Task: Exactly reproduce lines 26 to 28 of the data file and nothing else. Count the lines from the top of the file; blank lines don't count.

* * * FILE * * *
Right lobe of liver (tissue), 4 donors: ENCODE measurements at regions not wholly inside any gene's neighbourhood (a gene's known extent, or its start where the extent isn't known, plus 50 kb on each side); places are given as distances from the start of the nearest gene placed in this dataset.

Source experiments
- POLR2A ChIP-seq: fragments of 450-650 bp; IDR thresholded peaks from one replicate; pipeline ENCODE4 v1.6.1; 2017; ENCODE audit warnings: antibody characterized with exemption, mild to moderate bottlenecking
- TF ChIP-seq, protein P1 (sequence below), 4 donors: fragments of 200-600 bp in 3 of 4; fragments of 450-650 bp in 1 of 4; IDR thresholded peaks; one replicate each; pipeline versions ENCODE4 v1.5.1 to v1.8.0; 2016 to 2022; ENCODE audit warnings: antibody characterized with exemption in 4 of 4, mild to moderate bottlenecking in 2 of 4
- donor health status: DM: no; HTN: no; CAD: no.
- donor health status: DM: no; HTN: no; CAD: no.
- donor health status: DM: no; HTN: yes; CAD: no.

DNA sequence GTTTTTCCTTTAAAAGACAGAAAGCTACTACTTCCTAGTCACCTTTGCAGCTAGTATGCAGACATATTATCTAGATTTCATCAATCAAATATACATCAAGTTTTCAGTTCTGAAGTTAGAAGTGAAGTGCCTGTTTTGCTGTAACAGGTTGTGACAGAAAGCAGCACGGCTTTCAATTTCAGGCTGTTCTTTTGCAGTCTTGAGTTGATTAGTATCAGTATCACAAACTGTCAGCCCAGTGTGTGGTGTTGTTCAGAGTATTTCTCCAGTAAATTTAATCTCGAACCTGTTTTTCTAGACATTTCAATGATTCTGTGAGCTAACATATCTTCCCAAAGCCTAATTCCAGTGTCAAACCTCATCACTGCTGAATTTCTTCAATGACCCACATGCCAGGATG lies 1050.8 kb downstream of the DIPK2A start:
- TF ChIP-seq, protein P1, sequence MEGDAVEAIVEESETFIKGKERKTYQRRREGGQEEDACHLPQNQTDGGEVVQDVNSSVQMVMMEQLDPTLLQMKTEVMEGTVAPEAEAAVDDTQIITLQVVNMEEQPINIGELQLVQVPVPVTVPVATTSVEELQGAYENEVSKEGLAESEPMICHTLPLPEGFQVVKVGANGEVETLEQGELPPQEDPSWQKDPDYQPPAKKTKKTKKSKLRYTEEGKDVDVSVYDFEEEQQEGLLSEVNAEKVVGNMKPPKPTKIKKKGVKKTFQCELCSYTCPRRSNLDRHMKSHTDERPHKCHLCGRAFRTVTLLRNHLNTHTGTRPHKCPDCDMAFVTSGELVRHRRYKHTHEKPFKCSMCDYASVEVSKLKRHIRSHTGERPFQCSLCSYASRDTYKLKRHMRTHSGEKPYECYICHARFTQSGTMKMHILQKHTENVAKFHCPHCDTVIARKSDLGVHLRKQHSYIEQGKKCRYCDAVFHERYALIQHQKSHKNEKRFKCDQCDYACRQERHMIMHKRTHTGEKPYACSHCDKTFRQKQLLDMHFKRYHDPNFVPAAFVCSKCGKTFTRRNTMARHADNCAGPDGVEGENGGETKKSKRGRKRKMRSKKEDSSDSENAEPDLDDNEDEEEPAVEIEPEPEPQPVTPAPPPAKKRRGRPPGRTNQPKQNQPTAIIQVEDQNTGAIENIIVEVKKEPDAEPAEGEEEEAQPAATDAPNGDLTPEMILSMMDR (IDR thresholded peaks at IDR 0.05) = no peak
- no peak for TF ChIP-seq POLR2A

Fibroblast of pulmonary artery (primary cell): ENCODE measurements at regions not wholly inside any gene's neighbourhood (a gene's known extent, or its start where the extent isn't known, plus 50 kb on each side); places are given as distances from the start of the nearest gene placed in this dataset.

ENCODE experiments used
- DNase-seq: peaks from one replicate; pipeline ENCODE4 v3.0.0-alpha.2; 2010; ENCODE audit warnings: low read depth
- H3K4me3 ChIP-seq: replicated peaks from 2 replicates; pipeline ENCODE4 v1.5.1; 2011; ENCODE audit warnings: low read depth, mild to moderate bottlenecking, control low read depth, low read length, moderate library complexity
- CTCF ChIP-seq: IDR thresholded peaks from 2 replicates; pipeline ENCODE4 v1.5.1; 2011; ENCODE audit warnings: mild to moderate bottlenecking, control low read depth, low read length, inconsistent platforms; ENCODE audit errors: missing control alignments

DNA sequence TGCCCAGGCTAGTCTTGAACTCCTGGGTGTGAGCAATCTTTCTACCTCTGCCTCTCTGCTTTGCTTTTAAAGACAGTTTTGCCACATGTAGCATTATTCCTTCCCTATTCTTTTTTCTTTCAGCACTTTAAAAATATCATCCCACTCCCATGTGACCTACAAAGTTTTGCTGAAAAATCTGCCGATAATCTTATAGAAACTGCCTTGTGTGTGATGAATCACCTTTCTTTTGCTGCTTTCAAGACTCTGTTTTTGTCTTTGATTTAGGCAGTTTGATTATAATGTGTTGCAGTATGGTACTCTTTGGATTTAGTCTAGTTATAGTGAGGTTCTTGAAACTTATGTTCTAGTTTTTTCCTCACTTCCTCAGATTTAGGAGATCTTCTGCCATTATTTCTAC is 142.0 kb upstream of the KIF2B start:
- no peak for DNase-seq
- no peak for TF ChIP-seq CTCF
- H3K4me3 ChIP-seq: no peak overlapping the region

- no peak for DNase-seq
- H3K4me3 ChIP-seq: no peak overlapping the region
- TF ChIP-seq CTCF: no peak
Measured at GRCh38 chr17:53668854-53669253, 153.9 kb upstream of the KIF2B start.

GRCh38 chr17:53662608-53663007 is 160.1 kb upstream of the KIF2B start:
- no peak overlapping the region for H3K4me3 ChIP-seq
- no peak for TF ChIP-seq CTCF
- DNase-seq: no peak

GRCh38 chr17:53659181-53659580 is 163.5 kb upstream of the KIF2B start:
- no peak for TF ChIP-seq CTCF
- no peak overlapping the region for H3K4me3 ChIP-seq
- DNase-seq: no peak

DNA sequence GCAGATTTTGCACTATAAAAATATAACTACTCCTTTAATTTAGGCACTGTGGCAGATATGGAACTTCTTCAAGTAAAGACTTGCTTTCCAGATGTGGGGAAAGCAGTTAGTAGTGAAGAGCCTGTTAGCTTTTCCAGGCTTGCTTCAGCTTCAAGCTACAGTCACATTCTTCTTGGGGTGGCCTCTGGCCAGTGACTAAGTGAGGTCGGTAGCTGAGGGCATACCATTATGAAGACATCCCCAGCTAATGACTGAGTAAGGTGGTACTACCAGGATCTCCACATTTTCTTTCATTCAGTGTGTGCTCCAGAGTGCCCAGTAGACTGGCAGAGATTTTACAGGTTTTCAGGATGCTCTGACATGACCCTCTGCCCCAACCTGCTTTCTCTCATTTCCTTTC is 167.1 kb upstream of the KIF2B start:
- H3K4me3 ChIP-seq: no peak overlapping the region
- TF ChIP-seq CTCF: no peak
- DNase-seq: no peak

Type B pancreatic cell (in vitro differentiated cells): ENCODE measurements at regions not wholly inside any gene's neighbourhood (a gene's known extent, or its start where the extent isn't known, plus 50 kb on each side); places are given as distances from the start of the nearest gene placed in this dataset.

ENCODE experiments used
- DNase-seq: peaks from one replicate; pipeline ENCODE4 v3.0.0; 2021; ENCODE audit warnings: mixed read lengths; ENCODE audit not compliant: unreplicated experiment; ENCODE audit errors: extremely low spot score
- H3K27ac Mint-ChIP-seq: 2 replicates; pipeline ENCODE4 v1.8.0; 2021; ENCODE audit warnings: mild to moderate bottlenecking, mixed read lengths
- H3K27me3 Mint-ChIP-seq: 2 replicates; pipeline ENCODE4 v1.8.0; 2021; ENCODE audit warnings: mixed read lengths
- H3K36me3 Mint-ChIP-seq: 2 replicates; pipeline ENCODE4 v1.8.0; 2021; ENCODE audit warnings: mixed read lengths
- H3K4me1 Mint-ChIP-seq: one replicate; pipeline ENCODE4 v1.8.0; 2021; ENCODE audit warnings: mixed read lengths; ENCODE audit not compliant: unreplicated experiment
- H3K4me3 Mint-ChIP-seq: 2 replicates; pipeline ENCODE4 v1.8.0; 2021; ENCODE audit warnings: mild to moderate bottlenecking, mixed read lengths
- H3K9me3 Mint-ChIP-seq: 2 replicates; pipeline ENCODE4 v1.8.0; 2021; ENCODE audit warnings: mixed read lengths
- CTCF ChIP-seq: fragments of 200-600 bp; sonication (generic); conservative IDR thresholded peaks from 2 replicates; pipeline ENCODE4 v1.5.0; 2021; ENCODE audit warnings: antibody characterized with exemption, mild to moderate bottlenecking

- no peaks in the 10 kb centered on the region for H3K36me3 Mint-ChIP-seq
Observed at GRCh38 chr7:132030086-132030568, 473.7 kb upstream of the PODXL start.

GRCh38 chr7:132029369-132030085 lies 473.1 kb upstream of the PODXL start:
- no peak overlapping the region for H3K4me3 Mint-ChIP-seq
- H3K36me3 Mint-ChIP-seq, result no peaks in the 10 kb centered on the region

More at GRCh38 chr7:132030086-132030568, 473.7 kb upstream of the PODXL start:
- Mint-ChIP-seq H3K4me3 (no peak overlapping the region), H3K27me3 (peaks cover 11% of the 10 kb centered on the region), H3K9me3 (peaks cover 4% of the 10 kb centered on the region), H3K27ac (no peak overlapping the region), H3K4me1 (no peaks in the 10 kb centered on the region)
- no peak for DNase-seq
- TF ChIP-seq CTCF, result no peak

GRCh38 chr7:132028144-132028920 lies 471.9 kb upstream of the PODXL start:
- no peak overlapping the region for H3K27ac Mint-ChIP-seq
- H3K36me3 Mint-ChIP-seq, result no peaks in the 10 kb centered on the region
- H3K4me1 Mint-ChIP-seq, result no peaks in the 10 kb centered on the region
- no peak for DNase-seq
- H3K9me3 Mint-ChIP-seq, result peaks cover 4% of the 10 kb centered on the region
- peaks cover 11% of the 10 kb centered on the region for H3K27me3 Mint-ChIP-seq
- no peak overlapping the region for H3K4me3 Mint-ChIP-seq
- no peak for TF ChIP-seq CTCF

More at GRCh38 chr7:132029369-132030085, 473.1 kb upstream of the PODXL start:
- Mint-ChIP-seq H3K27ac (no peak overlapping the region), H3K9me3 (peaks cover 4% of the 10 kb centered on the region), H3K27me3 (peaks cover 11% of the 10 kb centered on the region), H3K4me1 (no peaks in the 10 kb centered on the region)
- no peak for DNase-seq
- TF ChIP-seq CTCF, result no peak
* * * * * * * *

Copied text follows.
- no peak for TF ChIP-seq CTCF
- DNase-seq: no peak

GRCh38 chr17:53659181-53659580 is 163.5 kb upstream of the KIF2B start: